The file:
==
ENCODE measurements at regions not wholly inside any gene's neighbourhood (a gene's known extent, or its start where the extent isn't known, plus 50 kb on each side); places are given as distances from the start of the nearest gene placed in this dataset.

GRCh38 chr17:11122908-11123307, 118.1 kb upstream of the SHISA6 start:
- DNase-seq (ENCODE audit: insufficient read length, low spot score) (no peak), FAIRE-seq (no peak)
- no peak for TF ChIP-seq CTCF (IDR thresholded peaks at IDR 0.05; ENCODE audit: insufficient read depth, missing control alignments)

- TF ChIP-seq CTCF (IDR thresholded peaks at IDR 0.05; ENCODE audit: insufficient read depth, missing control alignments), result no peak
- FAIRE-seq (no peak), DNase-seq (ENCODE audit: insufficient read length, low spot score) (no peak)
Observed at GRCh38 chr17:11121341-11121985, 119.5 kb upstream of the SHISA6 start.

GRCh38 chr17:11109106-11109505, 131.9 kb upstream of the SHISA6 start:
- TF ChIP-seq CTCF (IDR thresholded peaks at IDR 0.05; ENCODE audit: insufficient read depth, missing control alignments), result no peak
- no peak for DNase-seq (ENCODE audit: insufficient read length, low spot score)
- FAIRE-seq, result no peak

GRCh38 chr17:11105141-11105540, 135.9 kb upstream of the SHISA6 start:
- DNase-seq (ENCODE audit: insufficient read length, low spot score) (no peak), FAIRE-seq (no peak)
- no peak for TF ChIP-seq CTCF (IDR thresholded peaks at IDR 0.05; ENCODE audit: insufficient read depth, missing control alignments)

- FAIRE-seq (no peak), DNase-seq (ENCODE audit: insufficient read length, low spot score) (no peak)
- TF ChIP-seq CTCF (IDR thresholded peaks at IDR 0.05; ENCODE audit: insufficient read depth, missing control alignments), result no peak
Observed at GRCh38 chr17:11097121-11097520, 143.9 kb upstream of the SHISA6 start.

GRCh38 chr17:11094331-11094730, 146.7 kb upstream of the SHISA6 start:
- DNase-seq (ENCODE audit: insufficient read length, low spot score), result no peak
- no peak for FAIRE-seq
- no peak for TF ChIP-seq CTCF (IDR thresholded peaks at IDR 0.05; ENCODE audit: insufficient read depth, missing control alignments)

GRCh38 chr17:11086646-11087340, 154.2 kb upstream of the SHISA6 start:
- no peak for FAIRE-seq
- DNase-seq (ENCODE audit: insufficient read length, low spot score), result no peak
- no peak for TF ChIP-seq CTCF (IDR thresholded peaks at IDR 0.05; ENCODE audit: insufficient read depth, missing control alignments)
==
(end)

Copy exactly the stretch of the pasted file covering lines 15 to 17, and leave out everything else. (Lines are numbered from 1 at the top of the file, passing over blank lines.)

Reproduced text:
- FAIRE-seq (no peak), DNase-seq (ENCODE audit: insufficient read length, low spot score) (no peak)
- TF ChIP-seq CTCF (IDR thresholded peaks at IDR 0.05; ENCODE audit: insufficient read depth, missing control alignments), result no peak
Observed at GRCh38 chr17:11097121-11097520, 143.9 kb upstream of the SHISA6 start.